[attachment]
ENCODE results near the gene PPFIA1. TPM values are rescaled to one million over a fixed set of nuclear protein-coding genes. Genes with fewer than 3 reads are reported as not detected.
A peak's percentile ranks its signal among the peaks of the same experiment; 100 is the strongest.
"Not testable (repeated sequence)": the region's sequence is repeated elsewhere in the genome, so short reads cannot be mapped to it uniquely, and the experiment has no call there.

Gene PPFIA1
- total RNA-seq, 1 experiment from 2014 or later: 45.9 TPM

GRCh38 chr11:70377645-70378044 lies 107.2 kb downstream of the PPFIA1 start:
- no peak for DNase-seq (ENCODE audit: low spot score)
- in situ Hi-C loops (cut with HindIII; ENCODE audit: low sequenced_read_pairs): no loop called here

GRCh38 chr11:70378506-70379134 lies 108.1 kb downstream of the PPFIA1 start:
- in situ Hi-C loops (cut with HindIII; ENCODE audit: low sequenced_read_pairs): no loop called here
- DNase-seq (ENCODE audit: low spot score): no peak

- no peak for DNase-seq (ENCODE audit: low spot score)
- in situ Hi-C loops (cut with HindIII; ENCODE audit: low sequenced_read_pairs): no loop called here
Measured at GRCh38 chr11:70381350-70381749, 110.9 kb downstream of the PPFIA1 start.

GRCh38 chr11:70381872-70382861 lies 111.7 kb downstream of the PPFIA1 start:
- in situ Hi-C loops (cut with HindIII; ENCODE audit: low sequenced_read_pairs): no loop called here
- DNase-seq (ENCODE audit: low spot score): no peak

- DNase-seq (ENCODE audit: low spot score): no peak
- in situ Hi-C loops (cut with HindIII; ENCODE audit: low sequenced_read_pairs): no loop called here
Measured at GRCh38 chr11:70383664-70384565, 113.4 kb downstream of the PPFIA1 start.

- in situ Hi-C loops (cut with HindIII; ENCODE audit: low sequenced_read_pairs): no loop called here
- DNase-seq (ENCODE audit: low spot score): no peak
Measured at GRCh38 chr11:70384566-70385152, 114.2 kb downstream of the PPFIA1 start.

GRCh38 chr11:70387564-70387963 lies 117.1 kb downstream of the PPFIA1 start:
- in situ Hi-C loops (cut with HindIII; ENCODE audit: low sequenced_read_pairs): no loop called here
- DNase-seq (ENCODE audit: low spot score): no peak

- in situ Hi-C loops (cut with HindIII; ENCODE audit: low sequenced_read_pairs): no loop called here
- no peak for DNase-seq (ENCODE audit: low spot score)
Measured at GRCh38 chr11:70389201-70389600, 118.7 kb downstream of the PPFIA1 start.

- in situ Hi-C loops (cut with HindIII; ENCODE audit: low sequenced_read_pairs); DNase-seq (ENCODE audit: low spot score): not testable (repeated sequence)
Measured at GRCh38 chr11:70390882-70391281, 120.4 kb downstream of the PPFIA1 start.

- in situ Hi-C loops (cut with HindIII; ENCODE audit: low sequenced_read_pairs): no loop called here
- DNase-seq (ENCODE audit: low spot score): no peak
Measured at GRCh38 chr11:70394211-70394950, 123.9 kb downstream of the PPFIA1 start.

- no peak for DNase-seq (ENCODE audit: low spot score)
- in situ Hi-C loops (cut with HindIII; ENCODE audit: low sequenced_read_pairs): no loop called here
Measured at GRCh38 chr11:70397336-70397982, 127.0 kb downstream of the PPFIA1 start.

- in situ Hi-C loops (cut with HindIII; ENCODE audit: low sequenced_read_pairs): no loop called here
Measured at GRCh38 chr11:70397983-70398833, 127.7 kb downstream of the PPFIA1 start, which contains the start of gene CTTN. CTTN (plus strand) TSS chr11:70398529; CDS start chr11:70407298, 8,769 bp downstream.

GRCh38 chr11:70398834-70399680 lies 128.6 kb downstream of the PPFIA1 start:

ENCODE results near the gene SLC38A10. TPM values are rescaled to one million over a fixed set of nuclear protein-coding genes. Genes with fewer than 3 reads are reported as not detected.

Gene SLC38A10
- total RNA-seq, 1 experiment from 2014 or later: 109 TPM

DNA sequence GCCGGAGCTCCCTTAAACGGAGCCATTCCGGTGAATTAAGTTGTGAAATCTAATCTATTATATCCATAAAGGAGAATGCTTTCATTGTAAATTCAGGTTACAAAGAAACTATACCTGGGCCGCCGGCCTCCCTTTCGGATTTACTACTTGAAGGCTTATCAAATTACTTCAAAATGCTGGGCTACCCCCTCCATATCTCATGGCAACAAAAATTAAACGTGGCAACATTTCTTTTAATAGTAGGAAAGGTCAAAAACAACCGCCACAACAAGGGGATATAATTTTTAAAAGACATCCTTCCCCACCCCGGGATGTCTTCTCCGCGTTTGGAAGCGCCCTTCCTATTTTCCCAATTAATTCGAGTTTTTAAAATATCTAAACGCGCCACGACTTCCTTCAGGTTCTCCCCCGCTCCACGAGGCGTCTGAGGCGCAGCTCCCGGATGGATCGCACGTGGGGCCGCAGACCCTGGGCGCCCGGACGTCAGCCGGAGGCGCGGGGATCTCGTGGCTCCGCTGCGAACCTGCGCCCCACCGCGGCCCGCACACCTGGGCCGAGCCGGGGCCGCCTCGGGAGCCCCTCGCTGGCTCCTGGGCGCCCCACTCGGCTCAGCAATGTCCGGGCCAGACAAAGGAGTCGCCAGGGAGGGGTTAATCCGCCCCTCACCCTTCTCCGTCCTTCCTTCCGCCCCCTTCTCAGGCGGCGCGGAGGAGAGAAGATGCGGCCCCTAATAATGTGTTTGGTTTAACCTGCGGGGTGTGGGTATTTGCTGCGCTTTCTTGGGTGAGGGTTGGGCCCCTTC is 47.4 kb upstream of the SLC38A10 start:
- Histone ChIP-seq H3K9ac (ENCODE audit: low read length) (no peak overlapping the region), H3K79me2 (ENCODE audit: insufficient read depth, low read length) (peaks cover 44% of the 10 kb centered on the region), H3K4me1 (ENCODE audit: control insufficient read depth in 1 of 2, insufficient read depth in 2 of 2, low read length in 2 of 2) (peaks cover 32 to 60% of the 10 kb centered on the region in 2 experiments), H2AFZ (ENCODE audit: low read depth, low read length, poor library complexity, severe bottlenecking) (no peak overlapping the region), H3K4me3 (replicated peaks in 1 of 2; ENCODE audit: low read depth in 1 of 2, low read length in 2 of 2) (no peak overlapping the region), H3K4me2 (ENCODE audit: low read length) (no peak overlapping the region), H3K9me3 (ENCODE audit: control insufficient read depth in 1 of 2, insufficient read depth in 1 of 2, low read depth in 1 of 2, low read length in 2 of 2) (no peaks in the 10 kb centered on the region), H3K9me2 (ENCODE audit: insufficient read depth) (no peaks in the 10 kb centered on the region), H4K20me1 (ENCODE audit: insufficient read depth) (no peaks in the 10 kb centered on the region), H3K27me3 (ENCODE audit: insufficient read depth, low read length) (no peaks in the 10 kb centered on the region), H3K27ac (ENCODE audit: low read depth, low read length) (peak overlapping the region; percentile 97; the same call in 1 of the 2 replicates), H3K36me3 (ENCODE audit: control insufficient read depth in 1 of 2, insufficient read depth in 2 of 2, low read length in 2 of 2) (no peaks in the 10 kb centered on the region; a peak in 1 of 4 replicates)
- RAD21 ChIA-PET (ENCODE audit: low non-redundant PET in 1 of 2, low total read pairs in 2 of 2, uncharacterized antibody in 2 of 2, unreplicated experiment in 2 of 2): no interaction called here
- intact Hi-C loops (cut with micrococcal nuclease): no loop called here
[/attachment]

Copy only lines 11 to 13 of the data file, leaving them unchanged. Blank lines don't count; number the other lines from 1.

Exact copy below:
- DNase-seq (ENCODE audit: low spot score): no peak

- no peak for DNase-seq (ENCODE audit: low spot score)
- in situ Hi-C loops (cut with HindIII; ENCODE audit: low sequenced_read_pairs): no loop called here